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What we know about the fight between conspiracist Alex Jones and Sandy Hook families over his assets

What we know about the fight between conspiracist Alex Jones and Sandy Hook families over his assets

Bombastic conspiracy theorist Alex Jones has been ordered to liquidate his personal assets as he owes $1.5 billion for his false claims that the 2012 Sandy Hook Elementary School shooting, which killed 20 first graders and six educators in Newtown, Connecticut, was a hoax.

But the immediate future of his Infowars media platform, and the money behind the business that enriched Jones and connected him to far-right figures, celebrities and politicians, remain uncertain.

The federal bankruptcy judge who ordered the asset liquidation Friday also dismissed a separate bankruptcy case involving Infowars parent company Free Speech Systems.

Before the hearing a combative Jones predicted the end of Infowars could be “very soon,” and the website breathlessly warned that day could be its last broadcast. But he was smiling as he left hours later, calling in to an Infowars show to say, “The bizarre political attempts to hijack the operation have failed.”

The fight over Jones’ assets reached this point after he and Free Speech Systems filed for bankruptcy protection in 2022. That came as relatives of many victims of the Sandy Hook shooting won defamation lawsuit judgments of more than $1.4 billion in Connecticut and $49 million in Texas.

Here are some things to know about Jones and Sandy Hook families’ efforts to force him to pay:

Who is Alex Jones and what is Infowars?

Jones, a barrel-chested, gravelly voiced Texas native, has spouted conspiracy theories that range from the Sept. 11 terror attacks being staged to a purported U.N. effort regarding world depopulation.

Jones had just finished high school in Austin when he started broadcasting on a public-access television channel in the 1990s. After getting fired from a local radio station, he began broadcasting from home via his Infowars website.

Jones still hosts a daily four-hour talk show on the site. Interview guests this week included former Fox News star Tucker Carlson and British actor Russell Brand.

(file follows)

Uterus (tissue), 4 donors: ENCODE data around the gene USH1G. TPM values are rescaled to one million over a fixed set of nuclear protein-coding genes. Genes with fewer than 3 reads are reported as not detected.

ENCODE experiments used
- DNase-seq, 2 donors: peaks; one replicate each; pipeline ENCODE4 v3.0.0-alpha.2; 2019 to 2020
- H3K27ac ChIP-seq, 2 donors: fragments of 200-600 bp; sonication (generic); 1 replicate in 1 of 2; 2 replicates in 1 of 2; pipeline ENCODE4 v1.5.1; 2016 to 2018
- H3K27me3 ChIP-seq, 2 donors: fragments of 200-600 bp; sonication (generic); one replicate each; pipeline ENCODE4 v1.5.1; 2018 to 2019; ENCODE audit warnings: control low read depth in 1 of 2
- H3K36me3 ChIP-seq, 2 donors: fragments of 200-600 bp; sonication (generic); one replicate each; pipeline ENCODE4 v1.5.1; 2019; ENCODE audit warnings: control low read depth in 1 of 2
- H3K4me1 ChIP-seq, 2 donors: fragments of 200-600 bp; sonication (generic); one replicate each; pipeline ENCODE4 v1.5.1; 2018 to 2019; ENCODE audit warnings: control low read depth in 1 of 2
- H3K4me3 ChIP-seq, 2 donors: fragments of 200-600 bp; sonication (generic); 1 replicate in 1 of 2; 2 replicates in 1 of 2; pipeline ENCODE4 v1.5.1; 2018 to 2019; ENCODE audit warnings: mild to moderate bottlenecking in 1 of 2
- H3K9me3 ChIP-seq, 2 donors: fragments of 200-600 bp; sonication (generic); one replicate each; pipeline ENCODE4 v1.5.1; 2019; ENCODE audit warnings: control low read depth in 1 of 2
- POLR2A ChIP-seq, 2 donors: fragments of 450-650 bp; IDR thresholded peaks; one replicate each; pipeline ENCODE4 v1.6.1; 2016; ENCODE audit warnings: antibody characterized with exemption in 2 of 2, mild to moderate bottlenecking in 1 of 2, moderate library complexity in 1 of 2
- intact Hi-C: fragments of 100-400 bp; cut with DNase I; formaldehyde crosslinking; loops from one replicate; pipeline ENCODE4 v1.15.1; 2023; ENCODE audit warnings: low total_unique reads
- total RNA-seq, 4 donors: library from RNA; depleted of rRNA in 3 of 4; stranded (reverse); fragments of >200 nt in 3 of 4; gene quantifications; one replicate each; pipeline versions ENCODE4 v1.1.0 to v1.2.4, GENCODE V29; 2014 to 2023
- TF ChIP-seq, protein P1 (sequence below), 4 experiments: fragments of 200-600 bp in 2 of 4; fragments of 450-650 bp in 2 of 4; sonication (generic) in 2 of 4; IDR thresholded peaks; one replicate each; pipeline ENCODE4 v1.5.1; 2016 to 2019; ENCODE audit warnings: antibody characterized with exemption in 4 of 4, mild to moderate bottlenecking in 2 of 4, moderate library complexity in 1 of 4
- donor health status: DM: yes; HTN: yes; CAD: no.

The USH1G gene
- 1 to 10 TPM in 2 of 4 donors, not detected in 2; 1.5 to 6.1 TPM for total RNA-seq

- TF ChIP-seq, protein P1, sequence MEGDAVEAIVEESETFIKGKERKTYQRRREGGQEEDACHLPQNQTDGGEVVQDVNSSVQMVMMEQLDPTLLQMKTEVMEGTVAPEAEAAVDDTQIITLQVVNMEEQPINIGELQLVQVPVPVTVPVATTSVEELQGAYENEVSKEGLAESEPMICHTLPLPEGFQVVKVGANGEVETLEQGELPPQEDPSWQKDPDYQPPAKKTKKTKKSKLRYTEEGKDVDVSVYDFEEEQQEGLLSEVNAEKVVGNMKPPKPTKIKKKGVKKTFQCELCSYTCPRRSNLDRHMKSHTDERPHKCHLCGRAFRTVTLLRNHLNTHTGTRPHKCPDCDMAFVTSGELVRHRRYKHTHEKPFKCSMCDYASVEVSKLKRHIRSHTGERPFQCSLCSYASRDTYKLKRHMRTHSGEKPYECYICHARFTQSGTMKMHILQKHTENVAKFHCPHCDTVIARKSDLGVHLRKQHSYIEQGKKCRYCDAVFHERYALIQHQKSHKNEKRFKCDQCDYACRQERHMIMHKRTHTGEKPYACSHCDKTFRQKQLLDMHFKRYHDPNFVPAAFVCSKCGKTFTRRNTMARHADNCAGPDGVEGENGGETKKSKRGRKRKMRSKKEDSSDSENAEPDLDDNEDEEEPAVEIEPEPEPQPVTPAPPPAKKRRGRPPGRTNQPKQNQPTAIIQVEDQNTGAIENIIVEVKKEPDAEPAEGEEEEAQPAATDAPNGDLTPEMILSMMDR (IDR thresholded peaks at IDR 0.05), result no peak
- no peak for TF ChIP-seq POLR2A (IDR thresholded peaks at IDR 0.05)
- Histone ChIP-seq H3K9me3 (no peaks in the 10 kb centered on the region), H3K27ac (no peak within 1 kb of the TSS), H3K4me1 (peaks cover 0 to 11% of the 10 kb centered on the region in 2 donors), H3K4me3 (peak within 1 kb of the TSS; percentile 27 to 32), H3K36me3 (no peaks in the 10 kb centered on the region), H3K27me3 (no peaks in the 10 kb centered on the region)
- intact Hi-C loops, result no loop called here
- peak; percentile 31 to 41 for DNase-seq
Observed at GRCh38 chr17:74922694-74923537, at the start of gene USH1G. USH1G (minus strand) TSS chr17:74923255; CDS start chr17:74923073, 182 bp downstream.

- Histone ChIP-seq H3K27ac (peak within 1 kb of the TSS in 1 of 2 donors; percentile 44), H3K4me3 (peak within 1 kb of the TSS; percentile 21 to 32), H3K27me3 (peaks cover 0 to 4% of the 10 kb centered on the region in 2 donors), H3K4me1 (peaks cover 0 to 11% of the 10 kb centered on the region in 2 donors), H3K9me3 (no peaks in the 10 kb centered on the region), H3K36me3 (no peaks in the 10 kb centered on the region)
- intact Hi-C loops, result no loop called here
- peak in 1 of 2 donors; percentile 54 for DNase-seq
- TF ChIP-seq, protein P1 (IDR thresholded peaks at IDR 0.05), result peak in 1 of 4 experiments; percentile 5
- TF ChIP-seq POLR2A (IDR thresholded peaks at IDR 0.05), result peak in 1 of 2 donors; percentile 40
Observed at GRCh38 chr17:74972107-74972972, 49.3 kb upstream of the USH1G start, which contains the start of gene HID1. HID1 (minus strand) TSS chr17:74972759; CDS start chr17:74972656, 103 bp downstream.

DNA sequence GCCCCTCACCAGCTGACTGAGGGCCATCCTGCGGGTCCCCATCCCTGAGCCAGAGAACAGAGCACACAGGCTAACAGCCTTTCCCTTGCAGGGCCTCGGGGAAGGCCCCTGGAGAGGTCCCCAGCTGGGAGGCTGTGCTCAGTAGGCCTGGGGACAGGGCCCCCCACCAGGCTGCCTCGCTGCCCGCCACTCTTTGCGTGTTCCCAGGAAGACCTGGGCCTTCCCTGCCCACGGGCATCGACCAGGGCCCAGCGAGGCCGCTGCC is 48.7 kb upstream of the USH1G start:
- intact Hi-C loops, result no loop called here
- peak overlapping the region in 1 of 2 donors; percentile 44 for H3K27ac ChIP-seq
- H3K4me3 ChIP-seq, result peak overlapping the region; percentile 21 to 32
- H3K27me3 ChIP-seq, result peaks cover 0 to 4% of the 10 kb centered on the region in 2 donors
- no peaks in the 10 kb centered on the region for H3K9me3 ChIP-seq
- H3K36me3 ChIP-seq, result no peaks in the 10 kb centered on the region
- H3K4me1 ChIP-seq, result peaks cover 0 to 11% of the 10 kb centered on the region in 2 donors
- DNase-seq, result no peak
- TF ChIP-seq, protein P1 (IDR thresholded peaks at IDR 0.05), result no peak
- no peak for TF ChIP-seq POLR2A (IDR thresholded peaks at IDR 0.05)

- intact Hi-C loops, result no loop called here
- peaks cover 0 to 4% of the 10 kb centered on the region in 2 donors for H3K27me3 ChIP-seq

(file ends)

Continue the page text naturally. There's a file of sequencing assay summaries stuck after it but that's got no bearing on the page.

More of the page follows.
From just two employees in 2004, Jones grew his business into a media empire that had a 60-person staff by 2010. Court records show his company has four Austin studios and a warehouse for products he sells online, such as dietary supplements with names like Infowars Life Brain Force Plus and Life Super Male Vitality. Much of his revenue came from those sales.

But both Jones and lawyers for the Sandy Hook families said they expect Infowars to cease operations at some point because of the huge debt he now owes them.

The tie to Sandy Hook

The shooting had barely happened when Jones began pushing the falsehood that it was a hoax. Victims’ families who sued Jones said they were subjected to years of torment, threats and abuse by people who believed the lies told on his show. One father said conspiracy theorists urinated on his 7-year-old son’s grave and threatened to dig up the coffin.

The families fought back with the lawsuits in Connecticut and Texas.

Testifying in the Texas case, Jones acknowledged in 2022 that the shooting was “100 percent real” and that it was “absolutely irresponsible” to call it a hoax.

How much money does Jones have?

Jones has about $9 million in personal assets including his house, according to court filings in his bankruptcy case, and Friday’s ruling means much of that is to be sold off. But his $2.6 million primary home in the Austin area and some other belongings are protected from bankruptcy liquidation. He has already moved to sell his Texas ranch, which is worth about $2.8 million, along with a gun collection and other assets.

The families have a pending lawsuit in Texas accusing Jones of illegally diverting and hiding millions of dollars. He has denied the allegations.

What happens next?

It is not immediately clear what will happen to Free Speech Systems and Infowars. Many of the Sandy Hook families had asked that the company also be liquidated.

About the only certainty is more legal fighting. Lawyers involved in the case noted at least two possible scenarios.

One would be for Infowars and Free Speech Systems to keep operating while efforts to collect on the $1.5 billion debt are made in state courts in Texas and Connecticut. Or Sandy Hook families could go back to the bankruptcy court and ask the judge to liquidate the company as part of Jones’ personal case because he owns the business.

A trustee appointed Friday in Jones’ bankruptcy case now has control over his assets, including Infowars, according to lawyers for the families.

One of them, Chris Mattei, called Infowars “soon-to-be defunct” on Friday.

“Today is a good day,” Mattei said in a text message. “Alex Jones has lost ownership of Infowars, the corrupt business he has used for years to attack the Connecticut families and so many others.”

Jones seemed pleased to still be operating for now.

“Of the two bad outcomes, this is the one that’s way better,” Jones said. “I have not given up. I’m fighting.”

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Collins reported from Hartford, Connecticut, and Vertuno from Austin, Texas.


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